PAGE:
Unfortunately, many military veterans are homeless as well. According to the National Coalition of Homeless Veterans, there “49,933 veterans are homeless on any given night” . Lack of affordable housing, mental illness and substance abuse all attribute to veteran homelessness. The rate of PTSD is also high among veteran homelessness due to the grisly parts of war they may face and then fail to receive adequate treatment for.
The original idea I had for this project specifically was to compare the wages of San Francisco County workers, and relate that to the homelessness that surrounds our area. It’s almost infuriating to see nicely dressed city workers walk through Civic Center and act disgusted by the homeless people around them. According to an SFGate article, the average pay for a city worker is $90,000 before receiving any benefits . Many city workers also make an effort to rake in a lot of overtime, resulting in more money for salaries and less to spend on social services. I also learned that this pattern doesn’t apply to just city workers. The San Francisco Chief of Police, Greg Suhr, made $307,450 in 2014. This number doesn’t even include his benefits, which together totaled out to be $91,172 . These numbers are staggering, and seem very unfair. Why does anyone need that much money, let alone a police chief? Mayor Ed Lee doesn’t even make that much; he makes $281,537 which is still a hefty amount. Reading this might make you believe this is why we can’t afford services for the homeless. But after researching more on what the city spends on improving homeless services, I discovered that it’s quite a huge number. The proposed budget for homeless services for the 2014-2015 years is $167 million. About half of that is spent on housing services. Most of the housing facilities fail to work, because many require regular drug testing and therapy to get in. Drug addiction is high in the homeless community so a lot of people simply aren’t able to get in. And even if most did want to give up drugs and go to therapy, there still wouldn’t be enough housing for all of them.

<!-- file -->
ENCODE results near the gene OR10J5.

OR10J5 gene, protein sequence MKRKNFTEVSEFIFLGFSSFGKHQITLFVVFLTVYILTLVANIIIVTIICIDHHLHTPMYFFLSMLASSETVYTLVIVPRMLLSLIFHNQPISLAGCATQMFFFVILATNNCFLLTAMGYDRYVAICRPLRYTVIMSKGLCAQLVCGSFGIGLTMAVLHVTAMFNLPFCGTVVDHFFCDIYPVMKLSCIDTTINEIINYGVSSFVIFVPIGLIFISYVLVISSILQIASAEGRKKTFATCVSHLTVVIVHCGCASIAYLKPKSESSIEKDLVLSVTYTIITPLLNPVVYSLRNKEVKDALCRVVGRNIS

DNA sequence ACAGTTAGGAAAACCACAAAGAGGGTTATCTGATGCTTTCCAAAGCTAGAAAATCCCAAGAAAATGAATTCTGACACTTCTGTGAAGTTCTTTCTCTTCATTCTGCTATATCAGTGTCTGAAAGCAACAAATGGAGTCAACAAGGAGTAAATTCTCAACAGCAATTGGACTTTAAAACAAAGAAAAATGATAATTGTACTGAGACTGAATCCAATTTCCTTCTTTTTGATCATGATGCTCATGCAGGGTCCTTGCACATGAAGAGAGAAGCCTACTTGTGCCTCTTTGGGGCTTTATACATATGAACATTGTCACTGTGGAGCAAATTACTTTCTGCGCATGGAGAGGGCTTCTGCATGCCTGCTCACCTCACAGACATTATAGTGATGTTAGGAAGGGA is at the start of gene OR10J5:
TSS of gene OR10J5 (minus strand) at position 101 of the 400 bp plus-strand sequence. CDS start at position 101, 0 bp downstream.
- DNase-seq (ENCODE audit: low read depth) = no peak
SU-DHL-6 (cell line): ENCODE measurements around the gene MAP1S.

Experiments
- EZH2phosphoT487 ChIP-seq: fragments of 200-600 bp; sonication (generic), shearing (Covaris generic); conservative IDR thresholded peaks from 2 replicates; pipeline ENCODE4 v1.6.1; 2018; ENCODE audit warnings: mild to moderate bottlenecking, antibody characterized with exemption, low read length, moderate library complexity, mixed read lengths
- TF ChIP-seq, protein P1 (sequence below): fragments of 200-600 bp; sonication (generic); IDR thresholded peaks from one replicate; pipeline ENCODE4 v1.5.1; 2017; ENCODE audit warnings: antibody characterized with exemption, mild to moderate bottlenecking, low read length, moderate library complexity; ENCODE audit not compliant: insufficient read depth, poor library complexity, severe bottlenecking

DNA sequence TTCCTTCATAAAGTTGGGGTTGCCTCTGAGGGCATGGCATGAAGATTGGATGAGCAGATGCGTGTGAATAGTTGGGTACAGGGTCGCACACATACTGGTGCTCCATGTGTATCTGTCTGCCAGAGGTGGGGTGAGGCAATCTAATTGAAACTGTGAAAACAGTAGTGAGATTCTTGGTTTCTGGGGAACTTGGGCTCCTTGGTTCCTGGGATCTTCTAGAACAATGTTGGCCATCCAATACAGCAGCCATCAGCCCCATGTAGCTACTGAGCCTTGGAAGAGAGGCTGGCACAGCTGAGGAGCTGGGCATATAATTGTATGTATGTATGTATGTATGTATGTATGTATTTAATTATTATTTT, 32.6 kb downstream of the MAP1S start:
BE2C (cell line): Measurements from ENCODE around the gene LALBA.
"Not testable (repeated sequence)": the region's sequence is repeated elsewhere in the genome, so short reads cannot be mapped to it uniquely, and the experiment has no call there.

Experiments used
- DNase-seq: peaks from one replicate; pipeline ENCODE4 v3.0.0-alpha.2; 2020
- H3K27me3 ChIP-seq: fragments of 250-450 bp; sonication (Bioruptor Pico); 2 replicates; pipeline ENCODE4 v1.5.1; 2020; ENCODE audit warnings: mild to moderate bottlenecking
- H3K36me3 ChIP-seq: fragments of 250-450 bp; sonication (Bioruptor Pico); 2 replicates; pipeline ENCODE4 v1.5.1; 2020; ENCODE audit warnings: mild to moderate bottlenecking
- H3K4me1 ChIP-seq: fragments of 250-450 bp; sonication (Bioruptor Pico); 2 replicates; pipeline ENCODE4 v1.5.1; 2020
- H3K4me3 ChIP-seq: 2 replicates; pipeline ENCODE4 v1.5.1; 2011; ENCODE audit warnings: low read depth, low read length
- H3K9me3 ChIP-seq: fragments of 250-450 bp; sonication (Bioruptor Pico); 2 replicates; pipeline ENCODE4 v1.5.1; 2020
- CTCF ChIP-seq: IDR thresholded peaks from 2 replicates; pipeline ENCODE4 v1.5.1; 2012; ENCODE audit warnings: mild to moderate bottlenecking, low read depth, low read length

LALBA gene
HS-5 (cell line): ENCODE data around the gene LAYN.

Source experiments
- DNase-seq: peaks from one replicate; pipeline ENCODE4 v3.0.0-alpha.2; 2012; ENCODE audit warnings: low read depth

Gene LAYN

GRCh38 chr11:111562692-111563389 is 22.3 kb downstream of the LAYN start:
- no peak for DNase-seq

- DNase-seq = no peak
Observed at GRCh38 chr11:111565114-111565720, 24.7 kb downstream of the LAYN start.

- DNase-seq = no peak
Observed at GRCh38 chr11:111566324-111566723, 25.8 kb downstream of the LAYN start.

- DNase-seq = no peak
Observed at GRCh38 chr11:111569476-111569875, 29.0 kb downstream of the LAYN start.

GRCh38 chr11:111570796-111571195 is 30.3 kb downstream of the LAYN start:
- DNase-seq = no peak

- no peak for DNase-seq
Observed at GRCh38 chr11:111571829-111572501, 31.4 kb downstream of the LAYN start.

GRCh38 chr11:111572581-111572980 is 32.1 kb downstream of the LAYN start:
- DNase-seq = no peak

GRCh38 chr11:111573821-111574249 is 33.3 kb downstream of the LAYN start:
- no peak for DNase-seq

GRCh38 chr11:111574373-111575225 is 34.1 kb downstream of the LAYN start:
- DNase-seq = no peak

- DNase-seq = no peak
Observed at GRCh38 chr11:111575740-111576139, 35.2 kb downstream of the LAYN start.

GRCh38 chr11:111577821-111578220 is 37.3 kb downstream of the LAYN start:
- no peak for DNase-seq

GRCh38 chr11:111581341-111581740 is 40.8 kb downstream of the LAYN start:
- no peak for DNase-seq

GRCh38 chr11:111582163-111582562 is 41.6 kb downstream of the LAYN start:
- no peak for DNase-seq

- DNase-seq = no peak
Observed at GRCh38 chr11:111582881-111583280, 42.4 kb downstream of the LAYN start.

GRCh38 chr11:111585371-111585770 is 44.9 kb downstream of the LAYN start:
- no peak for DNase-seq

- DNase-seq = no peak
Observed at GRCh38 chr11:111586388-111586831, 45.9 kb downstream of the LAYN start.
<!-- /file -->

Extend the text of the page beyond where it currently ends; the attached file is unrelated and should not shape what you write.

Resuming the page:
My father worked at a homeless center for 2 years, mostly because he was well acquainted with substance abuse from past experience and thus could understand most people’s situations there. The issue he came to be aware of, like many other workers of homeless shelters and homeless people themselves, is that shelters enforce very strict rules. Drug abuse is rampant in the homeless community, so sobriety is somewhat rare. Most homeless shelters are drug free, and the staff searches everyone’s bags and open and close the shelter doors at very strict hours. This isn’t beneficial to many potential shelter residents because work hours are also strict; getting out of work and finding that the only shelter available to you is closed can be disastrous to someone just barely managing to scrape by. After some Googling around, I also found out that bug and parasite infections are extremely high in shelters because of close living quarters with others and the people there generally not being the cleanest.
There are other options besides shelters, however. Housing First, a somewhat recent aid program for the homeless requires no drug testing or therapy. It simply offers low-rent housing that many homeless can afford because of their government benefits. It is meant to be a permanent housing solution, and even has leases for the homeless coming into the program . This provides a building block for getting out of homelessness. It provides a home, which is a necessary element for stability. There is no sense in forcing sobriety among the homeless if they don’t have a stable housing situation to be sober in. Having a home also opens up possibilities for work, as they can be more easily reached and can have a billing address. It’s one of the better homeless housing programs I’ve seen, and I hope someday it can be funded even more.